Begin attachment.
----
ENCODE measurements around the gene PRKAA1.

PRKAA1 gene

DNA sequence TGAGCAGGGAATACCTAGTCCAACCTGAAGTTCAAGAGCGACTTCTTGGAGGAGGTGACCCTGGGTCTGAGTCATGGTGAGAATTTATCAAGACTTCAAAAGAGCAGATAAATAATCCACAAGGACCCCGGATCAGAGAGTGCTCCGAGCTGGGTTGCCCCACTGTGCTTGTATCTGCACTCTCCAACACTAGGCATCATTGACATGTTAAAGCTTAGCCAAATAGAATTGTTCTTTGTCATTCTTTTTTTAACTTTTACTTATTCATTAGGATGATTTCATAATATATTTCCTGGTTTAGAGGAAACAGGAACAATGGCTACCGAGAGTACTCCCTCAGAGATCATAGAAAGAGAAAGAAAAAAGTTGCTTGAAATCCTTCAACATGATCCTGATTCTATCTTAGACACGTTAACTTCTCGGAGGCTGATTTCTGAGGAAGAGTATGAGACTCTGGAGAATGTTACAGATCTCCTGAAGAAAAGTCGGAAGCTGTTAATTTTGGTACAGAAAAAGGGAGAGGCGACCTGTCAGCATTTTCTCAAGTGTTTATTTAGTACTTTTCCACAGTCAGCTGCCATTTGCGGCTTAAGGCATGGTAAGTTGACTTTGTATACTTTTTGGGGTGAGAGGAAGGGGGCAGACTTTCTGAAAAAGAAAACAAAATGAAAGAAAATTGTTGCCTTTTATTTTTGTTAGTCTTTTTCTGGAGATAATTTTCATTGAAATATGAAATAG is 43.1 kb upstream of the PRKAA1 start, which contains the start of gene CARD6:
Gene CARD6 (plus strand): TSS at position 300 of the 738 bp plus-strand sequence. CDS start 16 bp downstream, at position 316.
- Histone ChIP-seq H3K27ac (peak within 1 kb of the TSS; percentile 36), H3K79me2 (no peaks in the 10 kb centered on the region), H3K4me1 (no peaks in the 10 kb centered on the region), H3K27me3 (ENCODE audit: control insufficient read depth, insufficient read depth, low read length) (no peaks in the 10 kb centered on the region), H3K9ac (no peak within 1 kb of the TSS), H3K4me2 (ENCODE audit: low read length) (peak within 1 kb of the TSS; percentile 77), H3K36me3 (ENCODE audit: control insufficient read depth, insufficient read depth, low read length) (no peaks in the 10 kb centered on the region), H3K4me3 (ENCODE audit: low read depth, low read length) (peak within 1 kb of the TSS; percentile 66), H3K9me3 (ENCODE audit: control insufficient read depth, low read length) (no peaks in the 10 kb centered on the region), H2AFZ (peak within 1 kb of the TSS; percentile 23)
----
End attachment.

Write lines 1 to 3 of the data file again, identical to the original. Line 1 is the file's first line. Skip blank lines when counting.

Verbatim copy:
ENCODE measurements around the gene PRKAA1.

PRKAA1 gene

DNA sequence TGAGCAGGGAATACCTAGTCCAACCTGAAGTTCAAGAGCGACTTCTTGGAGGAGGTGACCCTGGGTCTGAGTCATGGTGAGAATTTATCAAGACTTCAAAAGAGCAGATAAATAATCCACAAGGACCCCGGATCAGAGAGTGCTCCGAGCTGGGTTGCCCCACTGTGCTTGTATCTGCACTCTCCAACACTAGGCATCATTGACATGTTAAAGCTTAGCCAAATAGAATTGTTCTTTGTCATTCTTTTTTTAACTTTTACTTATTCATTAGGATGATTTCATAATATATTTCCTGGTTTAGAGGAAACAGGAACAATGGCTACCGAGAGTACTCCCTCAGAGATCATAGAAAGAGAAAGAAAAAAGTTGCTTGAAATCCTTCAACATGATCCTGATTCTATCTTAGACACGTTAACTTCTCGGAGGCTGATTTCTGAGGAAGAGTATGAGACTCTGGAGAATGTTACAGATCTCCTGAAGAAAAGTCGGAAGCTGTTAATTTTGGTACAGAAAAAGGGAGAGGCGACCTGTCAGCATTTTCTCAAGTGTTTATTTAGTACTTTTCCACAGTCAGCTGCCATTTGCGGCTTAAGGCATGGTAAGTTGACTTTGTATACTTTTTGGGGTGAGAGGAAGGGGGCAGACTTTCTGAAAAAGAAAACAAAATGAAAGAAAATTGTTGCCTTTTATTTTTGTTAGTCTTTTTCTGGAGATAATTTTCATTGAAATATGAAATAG is 43.1 kb upstream of the PRKAA1 start, which contains the start of gene CARD6: